PARAMUS, NEW JERSEY | Set on a rock that borders Ridgewood Country Club’s back patio, a plaque is dedicated to the most famous assistant professional in the club’s history.
A 22-year-old Byron Nelson worked at the timeless A.W. Tillinghast course in 1935 and 1936 to supplement the income of his fledgling playing career. The first of his 64 professional wins came during his short-lived Ridgewood tenure as he clinched victory in 1935 at the nearby New Jersey Open, but it wasn’t his most memorable moment in the time he served as an assistant.
That moment came when the lanky Texan was challenged to a bet from several caddies who scraped together 55 cents in hopes of doubling their money. From a spot on a slate deck just steps outside Ridgewood’s pro shop, Nelson was given three balls. If he hit the skinny flagpole, which was about 100 yards away, he would win the bet.
“I used my 3-iron,” said Nelson, who died in 2006 at age 94. “My first shot missed, but I gripped down and hit a draw and, sweet as you please, got the pole dead center. The caddies stared, their mouths open. I picked up my 55 cents, gave them a little smile and walked away.”
The plaque (above) is near the legendary spot where Nelson struck iron. On it is a quote from the eventual five-time major champ: “The best any man can do is to be the best in his time.”
Fast forward to last month when Austin Greaser, runner-up at last year’s U.S. Amateur, came to Ridgewood for a media day in advance of this year’s event, which was held last week.
USGA officials set Greaser on the back patio of the club with a turf mat and a clear opening through the fence. The flagpole, which stands amongst a circular array of gorgeous flowers on the practice putting green, was decorated in an American flag, a USGA flag and a Ridgewood C.C. flag that waved gently on the breeze, surrounded by a cove of towering trees.
It had the feeling of the scene in “Tin Cup” when Roy McAvoy (Kevin Costner) wins a bet by hitting a ball out the door of a bar and into a lake, disturbing a pelican off its perch. OK, maybe the liability would have been a lot higher in that fictional scenario, but you get the idea.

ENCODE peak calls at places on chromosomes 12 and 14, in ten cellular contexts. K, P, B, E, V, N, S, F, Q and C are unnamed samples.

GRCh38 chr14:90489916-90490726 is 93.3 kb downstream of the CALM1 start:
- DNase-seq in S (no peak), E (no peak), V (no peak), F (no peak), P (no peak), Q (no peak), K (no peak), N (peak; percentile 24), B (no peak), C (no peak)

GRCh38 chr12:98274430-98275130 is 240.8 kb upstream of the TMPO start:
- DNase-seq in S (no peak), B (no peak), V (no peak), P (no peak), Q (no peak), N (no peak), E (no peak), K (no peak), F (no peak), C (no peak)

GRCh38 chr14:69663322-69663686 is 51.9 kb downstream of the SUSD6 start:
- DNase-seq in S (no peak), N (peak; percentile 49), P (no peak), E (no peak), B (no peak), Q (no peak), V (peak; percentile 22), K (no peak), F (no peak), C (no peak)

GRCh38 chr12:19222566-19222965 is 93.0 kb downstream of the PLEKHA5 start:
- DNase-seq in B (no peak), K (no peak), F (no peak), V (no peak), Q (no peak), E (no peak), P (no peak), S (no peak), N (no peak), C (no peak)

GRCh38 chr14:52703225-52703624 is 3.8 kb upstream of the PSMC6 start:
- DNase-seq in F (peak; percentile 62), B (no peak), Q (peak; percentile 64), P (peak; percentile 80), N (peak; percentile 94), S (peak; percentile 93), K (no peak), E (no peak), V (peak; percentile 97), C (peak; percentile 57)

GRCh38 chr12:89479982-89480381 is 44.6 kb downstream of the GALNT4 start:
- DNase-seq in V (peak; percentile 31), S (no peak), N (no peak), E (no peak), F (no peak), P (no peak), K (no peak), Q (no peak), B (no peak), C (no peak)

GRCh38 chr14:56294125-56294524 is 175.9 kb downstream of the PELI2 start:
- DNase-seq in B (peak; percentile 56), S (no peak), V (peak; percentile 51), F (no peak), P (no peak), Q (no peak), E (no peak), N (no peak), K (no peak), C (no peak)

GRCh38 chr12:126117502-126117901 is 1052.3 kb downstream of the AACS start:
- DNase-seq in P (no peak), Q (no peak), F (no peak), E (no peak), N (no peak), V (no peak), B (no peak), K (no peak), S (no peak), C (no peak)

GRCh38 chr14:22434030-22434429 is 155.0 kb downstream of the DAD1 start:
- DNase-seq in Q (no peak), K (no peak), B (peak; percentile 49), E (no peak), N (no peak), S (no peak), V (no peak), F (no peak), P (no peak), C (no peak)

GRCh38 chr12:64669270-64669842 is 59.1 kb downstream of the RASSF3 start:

Greaser grabbed a 2-iron and took aim at the pole. First came the swing, then a brief moment of silence, and finally a loud clang of metal that reverberated across the property like the world’s largest hockey puck being sniped into a cross bar. The small crowd roared as Greaser erupted in a delirious fit of joy.
Iron Byron did it in two shots. Greaser needed only one.
A friend of mine recently theorized that there are two types of people in this world. There are relatively normal human beings – and why would you want to be one of them? – who walk around in everyday life mostly thinking about what they are doing. And then there are golfers, the desperately obsessive type among us, who walk down a random city street and quietly think to themselves, “Could I hook a ball around that skyscraper? I think it’s a 5-iron. No, it’s a 6-iron. Have to make sure I get it over that traffic light. Wait, where am I walking to, again?”
Unfortunately, most of those daydream shots never get hit. They stay in our imaginations, hopefully being preserved for another life.
So when those shots do get hit – 87 years apart, no less – it’s a reason for celebration.